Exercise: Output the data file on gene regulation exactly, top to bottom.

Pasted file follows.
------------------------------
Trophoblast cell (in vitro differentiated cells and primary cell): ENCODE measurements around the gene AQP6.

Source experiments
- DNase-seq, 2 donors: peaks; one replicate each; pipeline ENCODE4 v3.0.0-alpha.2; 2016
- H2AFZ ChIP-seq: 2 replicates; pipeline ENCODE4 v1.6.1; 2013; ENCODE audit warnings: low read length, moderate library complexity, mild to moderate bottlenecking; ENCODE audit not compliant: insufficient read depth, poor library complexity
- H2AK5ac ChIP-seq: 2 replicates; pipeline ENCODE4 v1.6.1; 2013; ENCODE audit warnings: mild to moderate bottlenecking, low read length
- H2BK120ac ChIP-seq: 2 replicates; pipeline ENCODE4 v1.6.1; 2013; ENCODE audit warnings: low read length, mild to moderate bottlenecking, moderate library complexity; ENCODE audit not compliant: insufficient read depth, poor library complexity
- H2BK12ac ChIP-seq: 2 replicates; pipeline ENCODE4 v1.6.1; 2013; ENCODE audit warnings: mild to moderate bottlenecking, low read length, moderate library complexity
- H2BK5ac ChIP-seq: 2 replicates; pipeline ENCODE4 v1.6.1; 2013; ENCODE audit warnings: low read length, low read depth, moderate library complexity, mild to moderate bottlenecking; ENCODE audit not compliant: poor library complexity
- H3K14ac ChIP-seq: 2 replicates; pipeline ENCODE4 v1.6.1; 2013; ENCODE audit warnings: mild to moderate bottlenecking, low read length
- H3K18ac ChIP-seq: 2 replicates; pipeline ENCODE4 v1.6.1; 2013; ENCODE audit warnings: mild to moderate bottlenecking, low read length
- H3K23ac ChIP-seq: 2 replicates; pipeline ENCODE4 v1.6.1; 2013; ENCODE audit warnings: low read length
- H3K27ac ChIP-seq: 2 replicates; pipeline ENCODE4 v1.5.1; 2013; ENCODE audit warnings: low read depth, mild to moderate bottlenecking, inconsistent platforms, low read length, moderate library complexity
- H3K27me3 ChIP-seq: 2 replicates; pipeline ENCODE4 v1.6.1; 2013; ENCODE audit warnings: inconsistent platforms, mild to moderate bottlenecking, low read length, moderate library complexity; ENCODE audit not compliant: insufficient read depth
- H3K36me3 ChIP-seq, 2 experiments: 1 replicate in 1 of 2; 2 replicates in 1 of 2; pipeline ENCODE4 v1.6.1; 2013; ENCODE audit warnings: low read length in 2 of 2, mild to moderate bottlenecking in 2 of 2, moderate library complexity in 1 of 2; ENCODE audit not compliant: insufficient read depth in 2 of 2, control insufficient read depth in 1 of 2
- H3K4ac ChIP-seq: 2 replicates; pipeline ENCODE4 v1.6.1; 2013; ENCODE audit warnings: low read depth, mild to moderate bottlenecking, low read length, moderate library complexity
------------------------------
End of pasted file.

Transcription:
Trophoblast cell (in vitro differentiated cells and primary cell): ENCODE measurements around the gene AQP6.

Source experiments
- DNase-seq, 2 donors: peaks; one replicate each; pipeline ENCODE4 v3.0.0-alpha.2; 2016
- H2AFZ ChIP-seq: 2 replicates; pipeline ENCODE4 v1.6.1; 2013; ENCODE audit warnings: low read length, moderate library complexity, mild to moderate bottlenecking; ENCODE audit not compliant: insufficient read depth, poor library complexity
- H2AK5ac ChIP-seq: 2 replicates; pipeline ENCODE4 v1.6.1; 2013; ENCODE audit warnings: mild to moderate bottlenecking, low read length
- H2BK120ac ChIP-seq: 2 replicates; pipeline ENCODE4 v1.6.1; 2013; ENCODE audit warnings: low read length, mild to moderate bottlenecking, moderate library complexity; ENCODE audit not compliant: insufficient read depth, poor library complexity
- H2BK12ac ChIP-seq: 2 replicates; pipeline ENCODE4 v1.6.1; 2013; ENCODE audit warnings: mild to moderate bottlenecking, low read length, moderate library complexity
- H2BK5ac ChIP-seq: 2 replicates; pipeline ENCODE4 v1.6.1; 2013; ENCODE audit warnings: low read length, low read depth, moderate library complexity, mild to moderate bottlenecking; ENCODE audit not compliant: poor library complexity
- H3K14ac ChIP-seq: 2 replicates; pipeline ENCODE4 v1.6.1; 2013; ENCODE audit warnings: mild to moderate bottlenecking, low read length
- H3K18ac ChIP-seq: 2 replicates; pipeline ENCODE4 v1.6.1; 2013; ENCODE audit warnings: mild to moderate bottlenecking, low read length
- H3K23ac ChIP-seq: 2 replicates; pipeline ENCODE4 v1.6.1; 2013; ENCODE audit warnings: low read length
- H3K27ac ChIP-seq: 2 replicates; pipeline ENCODE4 v1.5.1; 2013; ENCODE audit warnings: low read depth, mild to moderate bottlenecking, inconsistent platforms, low read length, moderate library complexity
- H3K27me3 ChIP-seq: 2 replicates; pipeline ENCODE4 v1.6.1; 2013; ENCODE audit warnings: inconsistent platforms, mild to moderate bottlenecking, low read length, moderate library complexity; ENCODE audit not compliant: insufficient read depth
- H3K36me3 ChIP-seq, 2 experiments: 1 replicate in 1 of 2; 2 replicates in 1 of 2; pipeline ENCODE4 v1.6.1; 2013; ENCODE audit warnings: low read length in 2 of 2, mild to moderate bottlenecking in 2 of 2, moderate library complexity in 1 of 2; ENCODE audit not compliant: insufficient read depth in 2 of 2, control insufficient read depth in 1 of 2
- H3K4ac ChIP-seq: 2 replicates; pipeline ENCODE4 v1.6.1; 2013; ENCODE audit warnings: low read depth, mild to moderate bottlenecking, low read length, moderate library complexity